IBROX Park should have been sold along with Rangers’ training ground Murray Park after the club went into administration in 2012, it has been stated in the Court of Session.

Lord Tyre ordered that Rangers administrators, the firm Duff and Phelps, must pay £3.4 million in compensation to the liquidators BDO who had originally sought £47.7m plus interest and legal costs.

The judge heard 16 days of evidence and issued a 125-page judgment.

This judgment concluded with Lord Tyre’s verdict that Duff and Phelps, for whom the main administrators were Paul Clark (below right) and David Whitehouse (below left), should compensate BDO for the loss of chance of sale of marketable players (£977,500); the loss of chance of sale of Steven Naismith (£827,000); the loss of chance of lease and sale of Ibrox Stadium (£750,000) and the loss of chance of sale of Murray Park (£850,000) giving a total of £3,404,500.

The National: 16/02/12 
Administrators Paul Clark (right) and David Whitehouse address the media on the current financial crisis at Rangers

The club’s assets were eventually sold for a reported £5.5m to Sevco, the entity created by Charles Green. BDO say that the administrators failed to make non-playing staff redundant (£971,386); failed to make playing staff redundant (£443,546); failed to market playing staff at a salary saving of £570,595; failed to market playing staff with a sale value of £19,704,883 and failed to obtain a higher price for the business - which BDO said cost them £25m.

In his judgement Lord Tyre wrote: “The noters [BDO] invited me to conclude that the respondents lost a real and substantial chance of securing a total amount that was around £25 million more than the net figure paid by Sevco for the company’s business, either through an increased bid that took account of the heritable property or by realising the heritable property separately if no bidder would pay that amount.

READ MORE: Rangers administrators criticised for not selling off Ibrox as part of a club 'break-up' sale

“I am unable to reach that conclusion. In the case of the heritable property I have held that the noters are entitled to compensation amounting in total to £1.6 million based upon the loss of a chance principle.

“In respect of the other alleged failures, I have found no breach of duty established. It is certainly the case that the price achieved for the sale of the company’s business and assets was much lower than the expectation of the respondents at the outset of the administration. It was equally disappointing by comparison with the level of the initial expressions of interest received.”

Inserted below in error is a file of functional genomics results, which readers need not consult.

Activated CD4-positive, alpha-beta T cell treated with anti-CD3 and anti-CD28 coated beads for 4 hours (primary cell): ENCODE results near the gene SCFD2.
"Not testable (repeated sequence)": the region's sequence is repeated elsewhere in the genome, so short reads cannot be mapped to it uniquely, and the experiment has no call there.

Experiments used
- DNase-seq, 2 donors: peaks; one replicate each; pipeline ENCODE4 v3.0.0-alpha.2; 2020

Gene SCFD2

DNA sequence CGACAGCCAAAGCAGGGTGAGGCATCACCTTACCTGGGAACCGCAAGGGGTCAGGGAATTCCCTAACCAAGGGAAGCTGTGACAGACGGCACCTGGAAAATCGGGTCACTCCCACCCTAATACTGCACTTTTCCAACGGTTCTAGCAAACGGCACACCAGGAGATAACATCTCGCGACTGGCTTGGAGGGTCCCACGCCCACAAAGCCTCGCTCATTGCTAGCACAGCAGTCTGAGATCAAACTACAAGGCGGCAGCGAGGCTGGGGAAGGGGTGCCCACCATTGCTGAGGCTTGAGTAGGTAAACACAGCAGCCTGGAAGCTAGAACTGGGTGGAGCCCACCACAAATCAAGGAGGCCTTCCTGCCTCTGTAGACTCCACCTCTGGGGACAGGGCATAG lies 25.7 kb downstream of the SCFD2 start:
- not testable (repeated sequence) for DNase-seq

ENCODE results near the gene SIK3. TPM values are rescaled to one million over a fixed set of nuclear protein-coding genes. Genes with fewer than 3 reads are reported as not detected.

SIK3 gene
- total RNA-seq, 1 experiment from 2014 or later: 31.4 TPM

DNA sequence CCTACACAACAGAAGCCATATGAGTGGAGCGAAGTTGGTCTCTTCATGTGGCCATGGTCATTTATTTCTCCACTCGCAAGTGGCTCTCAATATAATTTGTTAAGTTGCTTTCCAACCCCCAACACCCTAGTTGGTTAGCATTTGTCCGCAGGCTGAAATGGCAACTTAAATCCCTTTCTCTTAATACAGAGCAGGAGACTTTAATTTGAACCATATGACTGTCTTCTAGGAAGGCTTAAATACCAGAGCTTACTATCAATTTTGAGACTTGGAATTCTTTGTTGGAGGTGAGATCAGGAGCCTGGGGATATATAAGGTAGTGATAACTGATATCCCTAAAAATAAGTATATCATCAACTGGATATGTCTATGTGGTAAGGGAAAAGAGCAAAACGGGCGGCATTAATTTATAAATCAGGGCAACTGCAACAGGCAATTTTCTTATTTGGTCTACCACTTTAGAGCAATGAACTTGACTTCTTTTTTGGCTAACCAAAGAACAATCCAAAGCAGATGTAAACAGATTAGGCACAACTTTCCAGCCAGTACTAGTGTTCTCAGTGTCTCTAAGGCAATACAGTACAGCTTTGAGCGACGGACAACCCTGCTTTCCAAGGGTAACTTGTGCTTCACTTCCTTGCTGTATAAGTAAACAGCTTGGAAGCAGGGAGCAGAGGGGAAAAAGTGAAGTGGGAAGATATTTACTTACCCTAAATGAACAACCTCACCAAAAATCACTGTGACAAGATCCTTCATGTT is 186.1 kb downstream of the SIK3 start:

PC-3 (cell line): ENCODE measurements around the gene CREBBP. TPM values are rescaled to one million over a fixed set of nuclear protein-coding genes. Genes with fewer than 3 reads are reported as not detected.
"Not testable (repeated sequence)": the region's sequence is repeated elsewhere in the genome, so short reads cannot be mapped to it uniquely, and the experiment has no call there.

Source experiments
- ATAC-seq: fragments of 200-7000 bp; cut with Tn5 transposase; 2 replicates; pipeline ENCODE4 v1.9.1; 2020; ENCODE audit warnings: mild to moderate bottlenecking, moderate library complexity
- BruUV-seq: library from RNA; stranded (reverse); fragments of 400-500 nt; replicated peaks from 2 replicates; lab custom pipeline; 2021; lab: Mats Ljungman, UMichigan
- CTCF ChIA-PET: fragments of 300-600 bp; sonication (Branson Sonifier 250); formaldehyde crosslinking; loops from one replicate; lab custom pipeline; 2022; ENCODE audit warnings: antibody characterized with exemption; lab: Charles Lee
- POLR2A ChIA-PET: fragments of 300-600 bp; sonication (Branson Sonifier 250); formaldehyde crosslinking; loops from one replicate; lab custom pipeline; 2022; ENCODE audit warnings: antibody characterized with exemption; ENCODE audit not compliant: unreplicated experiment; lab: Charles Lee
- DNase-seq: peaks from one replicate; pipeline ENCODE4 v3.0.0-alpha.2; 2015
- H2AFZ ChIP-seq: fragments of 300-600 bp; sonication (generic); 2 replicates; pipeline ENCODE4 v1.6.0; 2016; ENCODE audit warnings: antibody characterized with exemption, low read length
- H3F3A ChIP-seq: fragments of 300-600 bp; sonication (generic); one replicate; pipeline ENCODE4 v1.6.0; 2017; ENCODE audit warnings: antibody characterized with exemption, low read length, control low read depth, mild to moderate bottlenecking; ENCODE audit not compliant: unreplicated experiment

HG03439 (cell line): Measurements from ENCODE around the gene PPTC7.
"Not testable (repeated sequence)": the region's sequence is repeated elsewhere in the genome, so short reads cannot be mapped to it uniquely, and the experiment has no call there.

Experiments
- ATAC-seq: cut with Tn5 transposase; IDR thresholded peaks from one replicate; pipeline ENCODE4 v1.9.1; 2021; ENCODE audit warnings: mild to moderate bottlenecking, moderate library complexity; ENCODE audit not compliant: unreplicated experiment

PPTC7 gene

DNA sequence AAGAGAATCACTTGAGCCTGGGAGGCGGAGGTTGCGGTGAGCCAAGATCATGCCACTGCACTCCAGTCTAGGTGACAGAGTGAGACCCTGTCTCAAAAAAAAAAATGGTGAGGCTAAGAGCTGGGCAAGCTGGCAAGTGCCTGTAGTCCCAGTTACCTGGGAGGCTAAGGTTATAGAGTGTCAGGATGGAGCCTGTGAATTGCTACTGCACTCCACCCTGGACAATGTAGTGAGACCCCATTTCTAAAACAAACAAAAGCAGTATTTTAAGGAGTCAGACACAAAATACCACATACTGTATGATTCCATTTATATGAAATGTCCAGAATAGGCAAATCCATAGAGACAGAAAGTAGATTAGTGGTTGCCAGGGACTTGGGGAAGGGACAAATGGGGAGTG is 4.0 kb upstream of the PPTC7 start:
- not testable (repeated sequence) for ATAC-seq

Lord Tyre has compiled an exhaustive account of the sale and administration of RFC 2012 plc, whose former name was The Rangers Football Club plc.

The National: Former Rangers FC owner Craig Whyte arriving at court in 2017

Former owner Craig Whyte (above) had bought control of Rangers from Sir David Murray for £1, but he faced two tax cases brought by HMRC and it was largely as a result of the probable liabilities that he put the club into administration in February, 2012. Creditors, principally HMRC, would not accept a voluntary agreement and BDO were appointed liquidators at a creditors’ meeting on December, 2012.

Meanwhile Rangers had continued to play at Ibrox and train at Murray Park, after Charles Green stepped in with Sevco. They were forced to compete in the Third Division and work their way back to the top of Scottish football, which they achieved earlier this year by winning the Scottish Premiership.

READ MORE: Ex-Rangers administrators David Whitehouse and Paul Clark in £21m settlement

Lord Tyre concluded that the administrators should have made players redundant and should have engaged an agent to market the most valuable players.

He wrote: “Even with the (modest) player redundancies that I have found could have been made, the playing squad would have remained sufficient for the club to fulfil its fixture obligations for 2011-12 and, if necessary, to continue to do so in the following season.

“If an agent were to be engaged on the basis of a success fee, there would have been little or nothing to lose by attempting sales. On the other hand, there was a real risk that the value of some or all of the players would be lost altogether.

“Although the prospect of a sale of the business and assets instead of a CVA does not appear to have received public attention until about the beginning of April, it was a possibility to which the respondents were or ought to have been alive from the outset, given the stated preference of HMRC for a creditors’ voluntary liquidation.

“The eventual outcome, in which some of the most valuable players declined to transfer to the Newco, was reasonably foreseeable, even before the SPL Board resolved to pass to its members the decision on whether to allow the company’s SPL share to be transferred to Sevco. For these reasons, I am satisfied that the respondents were in breach of duty by failing to engage an agent to attempt to realise the value of some of the club’s top players.”

Charles Green, former Rangers director Imran Ahmad, Paul Clark, David Whitehouse, and their colleague David Grier suffered malicious prosecution by the Crown Office and have received or will receive tens of millions in compensation. Craig Whyte stood trial for fraud but was acquitted.

There is to be an inquiry into those malicious prosecutions.